Sheriff Baca, GOP congressman clash over Baca's support of Muslim group
Los Angeles County Sheriff Lee Baca shot back at a congressman who warned him during a congressional hearing Thursday that a Muslim group the sheriff supports is affiliated with terrorists and is "using" him.
The reference to the Council on American-Islamic Relations, whose Southern California branch Baca has allied with, came during a controversial House hearing on the question of whether American Muslims are becoming radicalized.
"You are aware" that CAIR is affiliated with Hamas, Rep. Chip Cravaack (R-Minn.) said.
"No I'm not aware," Baca interrupted.
"Let me bring this to your attention ... I'm trying to get you to understand that they might be using you," Cravaack said.
Baca, noticeably irritated, told the congressman that he is aware of no criminal allegations have been made against CAIR. If there were any such allegations, he said, "bring them to court."
"We don't play around with criminals in my world," Baca said before the packed hearing.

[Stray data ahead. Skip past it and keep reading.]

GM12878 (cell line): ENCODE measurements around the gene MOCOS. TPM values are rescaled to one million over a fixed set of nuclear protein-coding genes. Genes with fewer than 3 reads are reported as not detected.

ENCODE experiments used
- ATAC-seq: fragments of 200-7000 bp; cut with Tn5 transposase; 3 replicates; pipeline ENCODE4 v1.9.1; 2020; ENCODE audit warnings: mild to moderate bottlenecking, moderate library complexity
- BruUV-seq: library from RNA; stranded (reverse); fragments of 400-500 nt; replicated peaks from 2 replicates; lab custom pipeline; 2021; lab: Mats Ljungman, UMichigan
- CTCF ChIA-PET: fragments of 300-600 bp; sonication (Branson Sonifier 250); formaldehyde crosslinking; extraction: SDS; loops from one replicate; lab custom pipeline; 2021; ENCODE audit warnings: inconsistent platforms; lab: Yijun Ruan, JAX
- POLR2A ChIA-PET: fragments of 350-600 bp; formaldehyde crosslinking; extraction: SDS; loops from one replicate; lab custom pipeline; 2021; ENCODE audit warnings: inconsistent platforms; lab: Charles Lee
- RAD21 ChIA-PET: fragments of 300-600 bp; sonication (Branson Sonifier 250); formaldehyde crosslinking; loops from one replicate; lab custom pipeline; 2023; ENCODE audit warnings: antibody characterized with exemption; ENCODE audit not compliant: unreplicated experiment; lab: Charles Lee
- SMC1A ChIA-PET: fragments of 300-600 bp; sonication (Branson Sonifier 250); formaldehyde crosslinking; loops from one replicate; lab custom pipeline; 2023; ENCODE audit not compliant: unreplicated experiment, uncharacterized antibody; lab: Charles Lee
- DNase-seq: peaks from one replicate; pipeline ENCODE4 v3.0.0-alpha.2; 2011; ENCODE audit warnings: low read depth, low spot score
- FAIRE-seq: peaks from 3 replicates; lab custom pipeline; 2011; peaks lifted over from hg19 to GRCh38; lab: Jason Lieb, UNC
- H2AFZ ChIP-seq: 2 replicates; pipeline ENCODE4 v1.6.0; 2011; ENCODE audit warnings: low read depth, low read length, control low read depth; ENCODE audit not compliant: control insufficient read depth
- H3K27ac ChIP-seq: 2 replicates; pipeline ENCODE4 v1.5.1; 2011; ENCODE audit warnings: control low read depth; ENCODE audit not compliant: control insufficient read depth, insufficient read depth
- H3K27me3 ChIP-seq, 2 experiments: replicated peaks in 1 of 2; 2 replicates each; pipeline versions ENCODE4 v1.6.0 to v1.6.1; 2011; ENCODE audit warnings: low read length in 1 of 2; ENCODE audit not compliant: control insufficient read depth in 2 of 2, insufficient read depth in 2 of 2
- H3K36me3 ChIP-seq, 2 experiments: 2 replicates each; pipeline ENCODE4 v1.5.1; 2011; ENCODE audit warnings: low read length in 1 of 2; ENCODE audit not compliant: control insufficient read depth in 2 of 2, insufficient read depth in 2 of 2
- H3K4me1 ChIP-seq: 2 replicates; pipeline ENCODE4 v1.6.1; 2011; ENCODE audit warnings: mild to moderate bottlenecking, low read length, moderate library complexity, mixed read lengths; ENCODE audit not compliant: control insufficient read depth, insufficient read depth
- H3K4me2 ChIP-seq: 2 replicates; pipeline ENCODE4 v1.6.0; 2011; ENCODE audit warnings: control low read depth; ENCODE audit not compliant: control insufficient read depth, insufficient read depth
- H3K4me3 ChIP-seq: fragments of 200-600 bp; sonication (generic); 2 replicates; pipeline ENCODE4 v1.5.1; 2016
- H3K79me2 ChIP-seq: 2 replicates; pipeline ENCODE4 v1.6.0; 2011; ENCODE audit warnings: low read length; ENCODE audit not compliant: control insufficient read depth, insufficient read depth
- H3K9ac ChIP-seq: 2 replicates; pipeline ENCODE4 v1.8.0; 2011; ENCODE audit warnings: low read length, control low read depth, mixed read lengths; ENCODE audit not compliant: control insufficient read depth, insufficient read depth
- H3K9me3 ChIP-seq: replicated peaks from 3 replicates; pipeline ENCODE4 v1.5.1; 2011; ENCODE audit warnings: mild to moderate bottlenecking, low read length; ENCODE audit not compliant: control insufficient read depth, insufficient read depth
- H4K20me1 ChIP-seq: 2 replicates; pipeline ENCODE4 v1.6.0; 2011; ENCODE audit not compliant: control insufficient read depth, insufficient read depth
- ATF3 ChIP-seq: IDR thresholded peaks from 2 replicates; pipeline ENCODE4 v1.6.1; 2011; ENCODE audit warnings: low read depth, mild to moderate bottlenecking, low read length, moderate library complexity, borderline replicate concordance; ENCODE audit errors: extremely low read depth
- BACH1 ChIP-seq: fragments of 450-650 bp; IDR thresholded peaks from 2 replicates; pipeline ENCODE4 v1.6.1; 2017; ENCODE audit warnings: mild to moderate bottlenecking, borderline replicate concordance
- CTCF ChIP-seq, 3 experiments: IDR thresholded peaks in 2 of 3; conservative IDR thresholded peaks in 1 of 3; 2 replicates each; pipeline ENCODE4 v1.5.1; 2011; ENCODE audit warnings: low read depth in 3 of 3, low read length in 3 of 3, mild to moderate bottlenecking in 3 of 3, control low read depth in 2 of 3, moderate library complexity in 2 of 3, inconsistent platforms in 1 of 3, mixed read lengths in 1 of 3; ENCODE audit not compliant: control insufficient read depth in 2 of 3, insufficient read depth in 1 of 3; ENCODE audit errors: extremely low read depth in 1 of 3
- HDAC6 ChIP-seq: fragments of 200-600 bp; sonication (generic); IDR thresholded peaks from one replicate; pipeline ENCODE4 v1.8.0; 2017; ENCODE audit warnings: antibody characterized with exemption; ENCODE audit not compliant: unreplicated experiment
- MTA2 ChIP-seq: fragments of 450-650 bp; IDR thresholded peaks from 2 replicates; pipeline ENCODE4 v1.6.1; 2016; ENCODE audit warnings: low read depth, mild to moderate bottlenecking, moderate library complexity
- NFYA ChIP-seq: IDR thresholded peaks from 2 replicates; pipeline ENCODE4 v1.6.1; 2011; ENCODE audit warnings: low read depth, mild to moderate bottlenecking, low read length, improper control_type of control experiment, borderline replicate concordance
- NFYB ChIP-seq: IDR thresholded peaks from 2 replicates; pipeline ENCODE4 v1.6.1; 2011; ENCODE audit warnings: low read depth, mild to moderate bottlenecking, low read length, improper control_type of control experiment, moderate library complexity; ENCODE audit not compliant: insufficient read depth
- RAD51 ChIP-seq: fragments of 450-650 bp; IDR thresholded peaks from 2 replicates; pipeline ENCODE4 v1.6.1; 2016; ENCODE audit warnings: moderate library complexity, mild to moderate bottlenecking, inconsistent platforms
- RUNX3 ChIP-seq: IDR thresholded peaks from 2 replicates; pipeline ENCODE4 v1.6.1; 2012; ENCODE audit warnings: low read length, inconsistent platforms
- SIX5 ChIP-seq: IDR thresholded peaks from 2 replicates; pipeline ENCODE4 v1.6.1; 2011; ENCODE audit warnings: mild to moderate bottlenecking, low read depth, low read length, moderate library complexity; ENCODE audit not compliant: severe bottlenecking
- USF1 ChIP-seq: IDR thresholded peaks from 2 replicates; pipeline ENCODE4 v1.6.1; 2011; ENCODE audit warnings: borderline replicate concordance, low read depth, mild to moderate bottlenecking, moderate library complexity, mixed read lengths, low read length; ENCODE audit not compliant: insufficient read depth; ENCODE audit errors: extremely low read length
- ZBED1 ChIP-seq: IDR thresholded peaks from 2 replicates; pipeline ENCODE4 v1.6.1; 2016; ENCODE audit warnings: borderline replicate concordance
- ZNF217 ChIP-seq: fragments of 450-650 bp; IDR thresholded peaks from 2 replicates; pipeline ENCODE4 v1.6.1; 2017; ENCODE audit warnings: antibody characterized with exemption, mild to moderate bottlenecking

The tense exchange wasn't Baca's first on the issue.
During a hearing last year, Baca cut off a congressman who asked the sheriff why he attended CAIR fund-raisers, despite the group's "radical" speech. Baca called the line of questioning from then-Rep. Mark Souder (R-Ind.) "un-American."
"If he thinks I'm afraid of what he said, I will go to 10 fund-raisers because he said it," Baca said later, before labeling Souder an “amateur intelligence officer."
On Thursday, Baca testified that Muslim leaders have worked well with law enforcement in Los Angeles County -- the result, he said, of regular community outreach.
Democrats on the panel, many of whom had blasted the premise of the hearing as unfairly singling out Muslims, heaped praise on Baca, the only law enforcement official to attend on behalf of either side.
On his way to do an interview afterward with Al Jazeera English, Baca said the hearing -- called by Rep. Pete King -- as a whole was productive, but he was disappointed in Cravaack's questions.
"I hate to even imagine what his motives are," Baca said.
-- Robert Faturechi in Washington
Photo: Rep. Peter King (R-N.Y.), chairman of the House Committee on Homeland Security, arrives for the first in a series of hearings on the the American Muslim community and whether it is becoming radicalized. Critics say the hearings will stigmatize Muslim Americans. Credit: Olivier Douliery / Abaca Press / MCT / March 10, 2011